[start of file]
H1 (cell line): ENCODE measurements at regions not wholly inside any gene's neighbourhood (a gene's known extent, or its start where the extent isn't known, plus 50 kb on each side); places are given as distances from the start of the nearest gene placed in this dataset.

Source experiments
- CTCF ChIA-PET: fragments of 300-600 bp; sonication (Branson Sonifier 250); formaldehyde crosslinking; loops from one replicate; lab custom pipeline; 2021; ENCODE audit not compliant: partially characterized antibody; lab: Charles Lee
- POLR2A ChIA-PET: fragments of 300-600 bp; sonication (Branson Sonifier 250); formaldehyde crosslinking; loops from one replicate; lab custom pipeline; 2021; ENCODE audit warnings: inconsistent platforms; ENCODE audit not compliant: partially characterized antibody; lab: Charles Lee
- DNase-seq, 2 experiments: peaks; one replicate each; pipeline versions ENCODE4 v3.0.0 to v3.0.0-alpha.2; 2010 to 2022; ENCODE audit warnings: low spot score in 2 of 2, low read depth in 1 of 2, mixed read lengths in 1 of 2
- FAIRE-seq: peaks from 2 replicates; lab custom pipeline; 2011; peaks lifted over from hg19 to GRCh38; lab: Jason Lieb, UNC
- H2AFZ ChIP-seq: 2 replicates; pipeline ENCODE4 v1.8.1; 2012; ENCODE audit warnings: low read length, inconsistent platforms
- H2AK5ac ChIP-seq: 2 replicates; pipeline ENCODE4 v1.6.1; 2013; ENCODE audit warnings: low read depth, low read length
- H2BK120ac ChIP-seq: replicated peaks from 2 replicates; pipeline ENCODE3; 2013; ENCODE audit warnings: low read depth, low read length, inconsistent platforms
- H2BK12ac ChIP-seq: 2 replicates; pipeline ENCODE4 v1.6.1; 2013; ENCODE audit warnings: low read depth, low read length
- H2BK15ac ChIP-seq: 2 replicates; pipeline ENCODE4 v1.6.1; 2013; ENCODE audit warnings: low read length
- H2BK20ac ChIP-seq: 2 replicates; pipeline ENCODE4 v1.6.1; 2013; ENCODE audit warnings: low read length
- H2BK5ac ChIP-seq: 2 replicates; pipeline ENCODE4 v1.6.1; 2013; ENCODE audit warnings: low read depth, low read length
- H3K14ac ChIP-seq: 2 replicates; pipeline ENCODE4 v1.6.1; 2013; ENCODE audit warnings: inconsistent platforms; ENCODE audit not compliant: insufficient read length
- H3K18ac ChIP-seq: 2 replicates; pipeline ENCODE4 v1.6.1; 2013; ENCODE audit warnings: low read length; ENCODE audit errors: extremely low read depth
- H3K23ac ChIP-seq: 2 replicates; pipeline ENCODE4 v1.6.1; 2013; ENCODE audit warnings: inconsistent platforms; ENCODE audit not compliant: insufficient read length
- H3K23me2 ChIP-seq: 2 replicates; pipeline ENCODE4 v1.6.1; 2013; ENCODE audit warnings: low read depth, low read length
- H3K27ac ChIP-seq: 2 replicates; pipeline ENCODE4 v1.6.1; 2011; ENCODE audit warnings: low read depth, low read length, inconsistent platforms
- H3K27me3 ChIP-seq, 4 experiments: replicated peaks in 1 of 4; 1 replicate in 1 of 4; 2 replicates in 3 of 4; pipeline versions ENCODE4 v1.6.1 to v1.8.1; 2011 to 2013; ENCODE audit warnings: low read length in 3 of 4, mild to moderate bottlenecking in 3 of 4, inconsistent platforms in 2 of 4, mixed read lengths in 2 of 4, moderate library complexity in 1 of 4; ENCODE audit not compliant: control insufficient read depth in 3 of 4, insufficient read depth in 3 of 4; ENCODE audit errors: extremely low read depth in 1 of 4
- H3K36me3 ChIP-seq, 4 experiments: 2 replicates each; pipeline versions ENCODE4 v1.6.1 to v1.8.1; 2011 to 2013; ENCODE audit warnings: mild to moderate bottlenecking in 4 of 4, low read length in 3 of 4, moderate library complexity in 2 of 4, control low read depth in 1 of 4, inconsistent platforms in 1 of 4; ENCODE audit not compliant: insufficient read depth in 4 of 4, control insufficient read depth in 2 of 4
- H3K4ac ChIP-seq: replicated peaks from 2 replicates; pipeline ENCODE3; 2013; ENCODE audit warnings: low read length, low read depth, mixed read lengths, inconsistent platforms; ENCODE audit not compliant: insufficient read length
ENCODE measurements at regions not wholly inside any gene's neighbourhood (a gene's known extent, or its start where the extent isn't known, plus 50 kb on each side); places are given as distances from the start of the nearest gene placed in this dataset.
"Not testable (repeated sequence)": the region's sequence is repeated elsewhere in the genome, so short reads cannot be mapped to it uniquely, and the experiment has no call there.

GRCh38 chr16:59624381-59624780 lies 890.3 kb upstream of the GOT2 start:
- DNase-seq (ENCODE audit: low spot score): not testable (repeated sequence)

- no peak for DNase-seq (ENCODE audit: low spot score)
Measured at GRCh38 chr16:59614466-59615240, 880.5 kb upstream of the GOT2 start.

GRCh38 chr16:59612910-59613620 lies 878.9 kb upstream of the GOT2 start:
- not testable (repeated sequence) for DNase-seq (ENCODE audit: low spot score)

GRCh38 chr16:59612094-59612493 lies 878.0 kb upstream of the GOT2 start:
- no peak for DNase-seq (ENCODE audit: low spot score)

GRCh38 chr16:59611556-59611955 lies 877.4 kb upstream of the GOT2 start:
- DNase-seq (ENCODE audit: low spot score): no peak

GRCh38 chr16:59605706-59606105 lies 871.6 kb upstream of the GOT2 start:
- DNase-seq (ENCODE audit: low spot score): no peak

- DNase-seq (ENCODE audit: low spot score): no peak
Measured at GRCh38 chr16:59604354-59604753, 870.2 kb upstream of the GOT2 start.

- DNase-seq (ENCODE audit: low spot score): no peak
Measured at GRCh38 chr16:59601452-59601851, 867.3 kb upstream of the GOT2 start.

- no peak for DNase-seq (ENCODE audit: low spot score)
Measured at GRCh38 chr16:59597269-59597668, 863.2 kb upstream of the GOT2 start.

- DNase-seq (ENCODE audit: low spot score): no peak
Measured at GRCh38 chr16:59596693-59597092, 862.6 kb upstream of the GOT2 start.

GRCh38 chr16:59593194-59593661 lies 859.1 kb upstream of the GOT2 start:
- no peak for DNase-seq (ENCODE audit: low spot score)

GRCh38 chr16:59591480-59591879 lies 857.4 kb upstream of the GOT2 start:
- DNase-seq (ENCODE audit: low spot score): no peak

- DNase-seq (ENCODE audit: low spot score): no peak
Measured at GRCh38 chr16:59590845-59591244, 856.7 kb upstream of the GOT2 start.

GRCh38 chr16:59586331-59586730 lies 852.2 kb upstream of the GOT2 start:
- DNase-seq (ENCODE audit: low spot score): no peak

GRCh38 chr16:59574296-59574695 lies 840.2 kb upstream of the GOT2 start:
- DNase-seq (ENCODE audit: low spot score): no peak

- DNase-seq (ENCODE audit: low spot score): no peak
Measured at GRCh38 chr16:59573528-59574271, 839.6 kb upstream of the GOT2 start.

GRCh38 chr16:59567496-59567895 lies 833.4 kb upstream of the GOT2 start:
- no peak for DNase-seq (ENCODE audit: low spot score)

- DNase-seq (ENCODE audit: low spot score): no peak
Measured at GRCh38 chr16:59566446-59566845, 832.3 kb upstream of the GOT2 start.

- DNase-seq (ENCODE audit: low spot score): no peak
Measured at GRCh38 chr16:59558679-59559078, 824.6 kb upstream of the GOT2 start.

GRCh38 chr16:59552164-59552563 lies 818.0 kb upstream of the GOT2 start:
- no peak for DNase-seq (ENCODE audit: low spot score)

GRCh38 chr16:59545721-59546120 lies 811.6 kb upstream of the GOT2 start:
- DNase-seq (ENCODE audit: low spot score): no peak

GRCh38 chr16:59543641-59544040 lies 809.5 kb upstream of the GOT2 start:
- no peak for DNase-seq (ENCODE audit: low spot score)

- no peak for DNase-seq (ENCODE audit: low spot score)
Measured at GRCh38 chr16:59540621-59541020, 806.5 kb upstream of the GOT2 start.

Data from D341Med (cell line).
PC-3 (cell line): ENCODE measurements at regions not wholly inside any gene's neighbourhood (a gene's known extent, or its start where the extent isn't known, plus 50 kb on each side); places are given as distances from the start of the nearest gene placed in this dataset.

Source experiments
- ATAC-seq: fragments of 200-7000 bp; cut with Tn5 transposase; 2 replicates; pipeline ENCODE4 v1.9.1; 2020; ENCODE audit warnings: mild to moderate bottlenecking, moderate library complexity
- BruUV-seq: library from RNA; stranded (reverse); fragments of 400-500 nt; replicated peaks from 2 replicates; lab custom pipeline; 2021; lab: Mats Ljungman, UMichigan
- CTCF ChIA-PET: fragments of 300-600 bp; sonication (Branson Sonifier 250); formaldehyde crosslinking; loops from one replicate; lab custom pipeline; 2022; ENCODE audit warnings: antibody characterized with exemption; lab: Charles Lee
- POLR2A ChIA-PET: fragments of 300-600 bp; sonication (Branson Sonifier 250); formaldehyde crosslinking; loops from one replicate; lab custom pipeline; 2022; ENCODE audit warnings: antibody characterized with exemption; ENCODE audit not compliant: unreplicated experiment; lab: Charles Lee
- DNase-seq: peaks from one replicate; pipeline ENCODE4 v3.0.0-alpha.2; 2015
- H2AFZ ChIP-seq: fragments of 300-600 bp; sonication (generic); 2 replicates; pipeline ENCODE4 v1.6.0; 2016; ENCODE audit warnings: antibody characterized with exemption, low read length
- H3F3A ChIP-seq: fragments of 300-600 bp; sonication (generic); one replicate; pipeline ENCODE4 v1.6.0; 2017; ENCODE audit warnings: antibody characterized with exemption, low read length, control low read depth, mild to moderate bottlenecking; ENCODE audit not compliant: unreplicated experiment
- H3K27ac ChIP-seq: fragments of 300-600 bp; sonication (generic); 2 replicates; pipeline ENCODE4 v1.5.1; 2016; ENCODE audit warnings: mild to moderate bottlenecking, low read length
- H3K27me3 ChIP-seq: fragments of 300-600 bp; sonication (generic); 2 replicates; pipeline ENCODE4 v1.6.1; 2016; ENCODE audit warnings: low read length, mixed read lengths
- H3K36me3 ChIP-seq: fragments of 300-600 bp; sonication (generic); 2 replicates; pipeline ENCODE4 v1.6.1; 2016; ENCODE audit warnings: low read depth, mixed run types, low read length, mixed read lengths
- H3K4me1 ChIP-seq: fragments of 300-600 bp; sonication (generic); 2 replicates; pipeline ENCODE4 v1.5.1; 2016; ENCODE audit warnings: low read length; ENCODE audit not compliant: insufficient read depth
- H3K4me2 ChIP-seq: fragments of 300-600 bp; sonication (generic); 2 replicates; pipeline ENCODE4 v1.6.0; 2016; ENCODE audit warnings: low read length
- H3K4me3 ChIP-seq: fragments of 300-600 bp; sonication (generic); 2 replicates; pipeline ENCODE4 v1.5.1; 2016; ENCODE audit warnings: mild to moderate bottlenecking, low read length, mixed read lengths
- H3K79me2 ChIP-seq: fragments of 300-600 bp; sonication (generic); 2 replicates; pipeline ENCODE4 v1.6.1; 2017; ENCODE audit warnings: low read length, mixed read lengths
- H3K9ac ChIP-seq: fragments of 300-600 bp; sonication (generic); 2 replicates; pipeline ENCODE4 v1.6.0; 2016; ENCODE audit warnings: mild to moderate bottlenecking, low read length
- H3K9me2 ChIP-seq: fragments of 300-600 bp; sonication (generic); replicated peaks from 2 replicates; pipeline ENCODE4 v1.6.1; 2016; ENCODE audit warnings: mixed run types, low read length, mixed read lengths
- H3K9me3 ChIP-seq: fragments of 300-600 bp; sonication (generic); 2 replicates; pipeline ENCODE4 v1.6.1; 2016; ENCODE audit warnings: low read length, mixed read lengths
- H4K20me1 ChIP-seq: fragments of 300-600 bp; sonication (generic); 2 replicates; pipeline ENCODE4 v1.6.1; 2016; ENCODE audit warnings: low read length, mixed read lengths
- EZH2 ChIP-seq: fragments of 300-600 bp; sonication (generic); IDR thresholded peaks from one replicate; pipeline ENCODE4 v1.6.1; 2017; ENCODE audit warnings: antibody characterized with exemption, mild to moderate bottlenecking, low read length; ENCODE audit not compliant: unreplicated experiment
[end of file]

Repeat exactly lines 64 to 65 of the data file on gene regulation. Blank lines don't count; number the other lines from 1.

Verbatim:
GRCh38 chr16:59545721-59546120 lies 811.6 kb upstream of the GOT2 start:
- DNase-seq (ENCODE audit: low spot score): no peak